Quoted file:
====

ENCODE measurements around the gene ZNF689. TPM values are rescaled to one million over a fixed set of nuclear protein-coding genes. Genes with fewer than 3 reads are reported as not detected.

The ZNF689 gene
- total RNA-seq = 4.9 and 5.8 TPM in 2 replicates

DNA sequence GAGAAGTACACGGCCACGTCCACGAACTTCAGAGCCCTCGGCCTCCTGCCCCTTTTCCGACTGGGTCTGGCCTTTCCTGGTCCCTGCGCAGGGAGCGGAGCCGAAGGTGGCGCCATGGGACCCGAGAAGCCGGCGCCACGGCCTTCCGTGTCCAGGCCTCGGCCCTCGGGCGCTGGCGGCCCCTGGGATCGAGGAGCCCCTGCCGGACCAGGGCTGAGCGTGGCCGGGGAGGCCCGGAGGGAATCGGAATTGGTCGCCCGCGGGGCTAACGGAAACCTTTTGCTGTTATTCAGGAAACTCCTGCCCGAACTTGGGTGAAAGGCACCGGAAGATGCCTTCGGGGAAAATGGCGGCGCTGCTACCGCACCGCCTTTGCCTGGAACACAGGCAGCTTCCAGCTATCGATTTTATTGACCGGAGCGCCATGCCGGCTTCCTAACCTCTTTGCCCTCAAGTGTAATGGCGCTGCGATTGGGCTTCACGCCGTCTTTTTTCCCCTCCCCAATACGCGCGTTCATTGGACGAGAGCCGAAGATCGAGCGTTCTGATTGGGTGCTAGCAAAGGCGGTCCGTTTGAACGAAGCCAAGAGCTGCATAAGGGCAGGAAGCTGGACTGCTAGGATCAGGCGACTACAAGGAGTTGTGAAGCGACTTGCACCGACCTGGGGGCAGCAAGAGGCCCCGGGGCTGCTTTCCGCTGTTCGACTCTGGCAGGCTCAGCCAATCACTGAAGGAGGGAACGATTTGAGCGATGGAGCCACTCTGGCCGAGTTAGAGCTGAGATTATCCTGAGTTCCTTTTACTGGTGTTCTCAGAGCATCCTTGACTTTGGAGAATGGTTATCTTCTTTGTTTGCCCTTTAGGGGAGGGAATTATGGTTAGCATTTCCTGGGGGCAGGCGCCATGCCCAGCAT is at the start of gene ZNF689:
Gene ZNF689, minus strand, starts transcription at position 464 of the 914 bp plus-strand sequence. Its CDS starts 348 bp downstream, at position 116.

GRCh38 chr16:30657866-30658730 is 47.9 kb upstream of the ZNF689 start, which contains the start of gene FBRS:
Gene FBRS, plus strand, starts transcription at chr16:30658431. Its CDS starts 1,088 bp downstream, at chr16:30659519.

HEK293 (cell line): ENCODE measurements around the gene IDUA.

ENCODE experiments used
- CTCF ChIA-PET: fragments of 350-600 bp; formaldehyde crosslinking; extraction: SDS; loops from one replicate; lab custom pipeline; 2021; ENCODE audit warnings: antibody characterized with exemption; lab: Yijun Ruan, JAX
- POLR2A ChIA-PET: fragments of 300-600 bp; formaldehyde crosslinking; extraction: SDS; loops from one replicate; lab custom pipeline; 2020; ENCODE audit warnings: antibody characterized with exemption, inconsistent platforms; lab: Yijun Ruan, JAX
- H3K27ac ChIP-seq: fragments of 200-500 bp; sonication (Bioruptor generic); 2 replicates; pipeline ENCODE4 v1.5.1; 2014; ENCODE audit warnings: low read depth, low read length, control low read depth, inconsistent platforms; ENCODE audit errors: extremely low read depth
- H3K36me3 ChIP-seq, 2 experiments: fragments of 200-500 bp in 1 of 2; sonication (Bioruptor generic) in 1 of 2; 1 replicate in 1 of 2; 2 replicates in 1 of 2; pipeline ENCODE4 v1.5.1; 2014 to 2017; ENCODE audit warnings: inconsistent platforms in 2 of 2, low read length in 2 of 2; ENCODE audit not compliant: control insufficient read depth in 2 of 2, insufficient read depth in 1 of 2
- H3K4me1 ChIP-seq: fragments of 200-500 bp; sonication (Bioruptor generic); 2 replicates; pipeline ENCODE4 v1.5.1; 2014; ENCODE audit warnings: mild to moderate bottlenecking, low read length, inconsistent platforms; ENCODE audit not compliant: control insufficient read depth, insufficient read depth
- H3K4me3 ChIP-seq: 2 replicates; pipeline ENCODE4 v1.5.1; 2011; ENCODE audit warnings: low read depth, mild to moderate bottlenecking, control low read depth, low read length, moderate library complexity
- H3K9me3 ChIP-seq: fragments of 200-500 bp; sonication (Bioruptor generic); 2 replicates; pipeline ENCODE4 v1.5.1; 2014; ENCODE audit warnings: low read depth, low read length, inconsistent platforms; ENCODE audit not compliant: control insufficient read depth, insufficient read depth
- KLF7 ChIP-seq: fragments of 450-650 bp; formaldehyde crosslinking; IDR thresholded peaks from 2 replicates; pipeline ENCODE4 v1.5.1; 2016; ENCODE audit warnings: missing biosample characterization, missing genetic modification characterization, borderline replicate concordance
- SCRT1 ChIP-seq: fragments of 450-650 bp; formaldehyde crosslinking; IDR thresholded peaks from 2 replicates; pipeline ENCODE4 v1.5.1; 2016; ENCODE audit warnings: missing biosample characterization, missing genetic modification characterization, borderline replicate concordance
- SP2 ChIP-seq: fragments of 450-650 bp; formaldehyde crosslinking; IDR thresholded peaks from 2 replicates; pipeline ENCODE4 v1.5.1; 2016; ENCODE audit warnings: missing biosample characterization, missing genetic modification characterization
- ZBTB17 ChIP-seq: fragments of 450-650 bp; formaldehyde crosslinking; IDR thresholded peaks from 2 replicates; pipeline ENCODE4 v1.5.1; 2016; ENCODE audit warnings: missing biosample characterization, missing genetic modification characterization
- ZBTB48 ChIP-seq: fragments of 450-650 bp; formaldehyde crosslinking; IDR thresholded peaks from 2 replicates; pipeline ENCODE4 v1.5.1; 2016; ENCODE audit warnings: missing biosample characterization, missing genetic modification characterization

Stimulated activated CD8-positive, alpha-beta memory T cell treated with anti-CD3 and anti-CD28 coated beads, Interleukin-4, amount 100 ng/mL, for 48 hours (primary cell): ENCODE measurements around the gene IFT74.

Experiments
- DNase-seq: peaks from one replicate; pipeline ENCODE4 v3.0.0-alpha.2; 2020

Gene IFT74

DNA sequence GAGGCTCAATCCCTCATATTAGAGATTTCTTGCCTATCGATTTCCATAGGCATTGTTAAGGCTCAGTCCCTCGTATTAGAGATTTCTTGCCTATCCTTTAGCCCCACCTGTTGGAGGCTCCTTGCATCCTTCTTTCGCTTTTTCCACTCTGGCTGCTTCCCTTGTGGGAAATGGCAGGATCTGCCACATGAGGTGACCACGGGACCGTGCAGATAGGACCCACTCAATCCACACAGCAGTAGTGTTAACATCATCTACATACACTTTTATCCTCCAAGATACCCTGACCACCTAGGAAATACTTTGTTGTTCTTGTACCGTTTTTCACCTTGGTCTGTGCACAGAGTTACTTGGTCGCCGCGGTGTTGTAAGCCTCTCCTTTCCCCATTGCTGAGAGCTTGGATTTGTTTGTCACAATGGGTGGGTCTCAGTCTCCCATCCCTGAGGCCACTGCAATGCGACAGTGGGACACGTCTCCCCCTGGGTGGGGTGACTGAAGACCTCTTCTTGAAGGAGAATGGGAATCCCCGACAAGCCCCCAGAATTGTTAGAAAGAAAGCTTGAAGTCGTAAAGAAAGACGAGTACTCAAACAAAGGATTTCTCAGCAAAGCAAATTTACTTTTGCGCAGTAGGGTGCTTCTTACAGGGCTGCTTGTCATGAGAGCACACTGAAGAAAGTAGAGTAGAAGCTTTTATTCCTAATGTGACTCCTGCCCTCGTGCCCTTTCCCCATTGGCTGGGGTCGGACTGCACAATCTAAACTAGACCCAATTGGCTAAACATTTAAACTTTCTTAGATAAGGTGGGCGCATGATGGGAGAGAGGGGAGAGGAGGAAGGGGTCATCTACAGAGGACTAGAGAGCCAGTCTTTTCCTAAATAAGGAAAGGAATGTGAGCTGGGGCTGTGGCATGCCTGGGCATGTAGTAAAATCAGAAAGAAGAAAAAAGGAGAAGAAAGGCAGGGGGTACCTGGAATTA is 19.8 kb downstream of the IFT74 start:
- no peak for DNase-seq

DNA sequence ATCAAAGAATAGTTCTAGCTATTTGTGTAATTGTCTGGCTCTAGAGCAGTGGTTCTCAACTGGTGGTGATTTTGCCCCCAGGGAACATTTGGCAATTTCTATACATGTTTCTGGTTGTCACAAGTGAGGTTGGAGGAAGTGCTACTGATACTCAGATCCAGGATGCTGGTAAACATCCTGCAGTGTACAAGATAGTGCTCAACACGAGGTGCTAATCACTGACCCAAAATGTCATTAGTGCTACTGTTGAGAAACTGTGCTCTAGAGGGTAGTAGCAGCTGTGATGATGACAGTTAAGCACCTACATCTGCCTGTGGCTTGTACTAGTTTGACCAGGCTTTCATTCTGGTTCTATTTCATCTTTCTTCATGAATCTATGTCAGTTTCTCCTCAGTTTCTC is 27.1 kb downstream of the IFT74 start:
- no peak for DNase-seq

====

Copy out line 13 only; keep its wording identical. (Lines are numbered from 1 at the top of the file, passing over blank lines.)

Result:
- H3K36me3 ChIP-seq, 2 experiments: fragments of 200-500 bp in 1 of 2; sonication (Bioruptor generic) in 1 of 2; 1 replicate in 1 of 2; 2 replicates in 1 of 2; pipeline ENCODE4 v1.5.1; 2014 to 2017; ENCODE audit warnings: inconsistent platforms in 2 of 2, low read length in 2 of 2; ENCODE audit not compliant: control insufficient read depth in 2 of 2, insufficient read depth in 1 of 2